Last month I bought some organic kitchen herbs seedlings, including sage, at my regular home improving store. Days later I planted the seedling in my garden, along with Rosemary, Thyme and Oregano. It seemed to thrive for a few weeks, but lately, it kind of lost its pop.
Desperate to find a cure before I kill the plant, I once again turned to the Internet for some answers.
Sage is native to the Mediterranean region. It has been used in medicinal remedies for centuries to treat many illnesses. It appears sage is full of antioxidants and also antibacterial (probably one of the reasons it is used in sausages).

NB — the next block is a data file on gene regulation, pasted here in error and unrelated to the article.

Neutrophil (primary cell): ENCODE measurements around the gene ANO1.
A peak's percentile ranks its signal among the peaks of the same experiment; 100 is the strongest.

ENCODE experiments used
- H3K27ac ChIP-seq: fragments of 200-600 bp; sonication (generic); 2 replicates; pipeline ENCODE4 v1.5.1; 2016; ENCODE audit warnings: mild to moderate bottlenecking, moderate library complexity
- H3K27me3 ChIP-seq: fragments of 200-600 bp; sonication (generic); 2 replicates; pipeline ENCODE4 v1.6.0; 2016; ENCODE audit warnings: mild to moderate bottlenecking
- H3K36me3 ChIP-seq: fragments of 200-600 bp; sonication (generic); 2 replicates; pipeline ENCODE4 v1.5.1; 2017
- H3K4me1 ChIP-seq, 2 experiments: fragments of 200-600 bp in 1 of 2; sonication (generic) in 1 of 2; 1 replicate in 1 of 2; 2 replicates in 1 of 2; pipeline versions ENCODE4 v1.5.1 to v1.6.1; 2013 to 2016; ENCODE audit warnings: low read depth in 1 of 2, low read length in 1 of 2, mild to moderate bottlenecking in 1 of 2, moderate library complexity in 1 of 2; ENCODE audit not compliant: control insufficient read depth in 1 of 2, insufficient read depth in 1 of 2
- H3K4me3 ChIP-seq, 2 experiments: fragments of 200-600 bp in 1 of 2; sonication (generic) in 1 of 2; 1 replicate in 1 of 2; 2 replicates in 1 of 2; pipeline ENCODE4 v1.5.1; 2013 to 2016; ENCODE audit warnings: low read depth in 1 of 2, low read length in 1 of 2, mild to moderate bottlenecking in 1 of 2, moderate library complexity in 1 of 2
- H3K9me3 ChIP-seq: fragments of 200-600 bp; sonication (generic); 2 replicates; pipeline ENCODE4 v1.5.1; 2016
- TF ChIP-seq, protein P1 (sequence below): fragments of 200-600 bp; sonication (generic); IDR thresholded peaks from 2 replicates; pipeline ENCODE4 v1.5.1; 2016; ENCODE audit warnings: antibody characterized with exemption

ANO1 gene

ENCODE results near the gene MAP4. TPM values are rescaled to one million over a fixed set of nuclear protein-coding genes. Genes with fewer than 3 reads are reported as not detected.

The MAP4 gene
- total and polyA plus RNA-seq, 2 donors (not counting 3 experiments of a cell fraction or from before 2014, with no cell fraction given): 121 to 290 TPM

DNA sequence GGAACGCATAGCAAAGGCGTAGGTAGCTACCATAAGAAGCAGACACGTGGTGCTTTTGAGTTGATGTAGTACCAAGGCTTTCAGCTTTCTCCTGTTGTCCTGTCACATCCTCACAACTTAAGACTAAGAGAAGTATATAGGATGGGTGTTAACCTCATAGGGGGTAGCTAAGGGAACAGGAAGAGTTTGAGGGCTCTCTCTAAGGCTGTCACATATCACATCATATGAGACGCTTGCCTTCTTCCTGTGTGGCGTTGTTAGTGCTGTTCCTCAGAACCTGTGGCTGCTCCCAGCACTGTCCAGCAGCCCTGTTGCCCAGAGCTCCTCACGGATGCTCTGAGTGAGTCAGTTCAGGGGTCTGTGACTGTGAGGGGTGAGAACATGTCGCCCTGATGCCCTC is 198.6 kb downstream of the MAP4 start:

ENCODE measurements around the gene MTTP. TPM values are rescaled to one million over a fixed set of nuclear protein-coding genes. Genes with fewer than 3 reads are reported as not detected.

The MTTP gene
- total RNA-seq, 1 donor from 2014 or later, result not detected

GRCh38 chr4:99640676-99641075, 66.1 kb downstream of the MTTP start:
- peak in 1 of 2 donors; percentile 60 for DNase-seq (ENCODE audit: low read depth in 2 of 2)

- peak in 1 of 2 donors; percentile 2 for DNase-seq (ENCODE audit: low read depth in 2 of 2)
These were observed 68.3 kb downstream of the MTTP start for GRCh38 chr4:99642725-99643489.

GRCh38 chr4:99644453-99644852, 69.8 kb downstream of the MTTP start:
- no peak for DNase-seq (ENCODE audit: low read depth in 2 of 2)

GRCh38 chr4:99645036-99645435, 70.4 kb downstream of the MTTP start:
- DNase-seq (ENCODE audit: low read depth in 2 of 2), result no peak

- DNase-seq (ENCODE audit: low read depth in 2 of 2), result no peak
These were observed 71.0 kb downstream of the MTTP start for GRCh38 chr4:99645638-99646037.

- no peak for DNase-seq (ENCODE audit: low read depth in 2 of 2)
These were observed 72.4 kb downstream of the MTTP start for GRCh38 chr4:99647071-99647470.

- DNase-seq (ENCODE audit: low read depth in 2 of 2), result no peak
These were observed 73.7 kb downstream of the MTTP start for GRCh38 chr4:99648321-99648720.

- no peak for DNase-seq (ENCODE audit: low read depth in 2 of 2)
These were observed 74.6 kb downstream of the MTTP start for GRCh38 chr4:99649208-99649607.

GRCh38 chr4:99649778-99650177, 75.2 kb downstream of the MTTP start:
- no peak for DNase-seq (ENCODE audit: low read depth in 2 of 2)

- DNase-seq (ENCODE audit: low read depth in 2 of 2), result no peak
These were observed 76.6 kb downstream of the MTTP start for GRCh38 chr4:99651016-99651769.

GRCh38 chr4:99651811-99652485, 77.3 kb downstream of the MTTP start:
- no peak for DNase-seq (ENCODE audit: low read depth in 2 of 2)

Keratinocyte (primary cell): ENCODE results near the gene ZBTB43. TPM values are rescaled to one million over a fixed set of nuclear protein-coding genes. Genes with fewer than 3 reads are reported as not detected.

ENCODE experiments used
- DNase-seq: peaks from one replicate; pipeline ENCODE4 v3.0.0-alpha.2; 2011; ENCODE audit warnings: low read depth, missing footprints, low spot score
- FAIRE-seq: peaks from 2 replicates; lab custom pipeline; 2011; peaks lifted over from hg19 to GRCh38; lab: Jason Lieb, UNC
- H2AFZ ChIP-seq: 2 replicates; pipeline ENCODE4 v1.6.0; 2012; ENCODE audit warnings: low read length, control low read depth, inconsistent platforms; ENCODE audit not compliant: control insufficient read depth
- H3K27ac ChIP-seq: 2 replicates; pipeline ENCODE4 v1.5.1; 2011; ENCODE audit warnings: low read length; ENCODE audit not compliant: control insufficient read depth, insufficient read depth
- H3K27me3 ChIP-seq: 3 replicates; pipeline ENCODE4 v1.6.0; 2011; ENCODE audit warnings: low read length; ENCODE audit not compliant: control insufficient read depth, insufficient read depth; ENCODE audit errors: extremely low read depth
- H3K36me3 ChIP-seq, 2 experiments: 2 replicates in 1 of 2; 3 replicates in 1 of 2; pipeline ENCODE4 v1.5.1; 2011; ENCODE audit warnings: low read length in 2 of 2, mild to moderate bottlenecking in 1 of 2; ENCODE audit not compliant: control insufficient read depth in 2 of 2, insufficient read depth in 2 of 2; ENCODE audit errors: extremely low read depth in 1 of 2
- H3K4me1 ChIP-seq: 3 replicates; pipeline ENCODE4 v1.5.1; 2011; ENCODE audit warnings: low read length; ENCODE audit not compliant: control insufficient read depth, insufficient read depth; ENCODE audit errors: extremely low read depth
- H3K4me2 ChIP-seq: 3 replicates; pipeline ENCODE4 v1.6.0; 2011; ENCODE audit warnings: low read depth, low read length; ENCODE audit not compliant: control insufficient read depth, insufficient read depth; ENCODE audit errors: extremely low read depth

- Sage needs full sun
- It is very drought tolerant and doesn’t need much water. It is best to water infrequently.
- It is most often killed by too much watering (my mistake) than by pests and insects.
- Sage does better in soil that is not too fertile.
- Most varieties grow up to 1-2 foot tall X 3 foot wide.
- Leaves are considered at their best when picked right before or after a bloom.
- Pruning after flowering will help the plant stay healthy.
- Replace plants every 4-5 years to ensure the upmost quality.
- Sage leaves are good for poultry and pork seasoning.
Here are a few recipes using sage: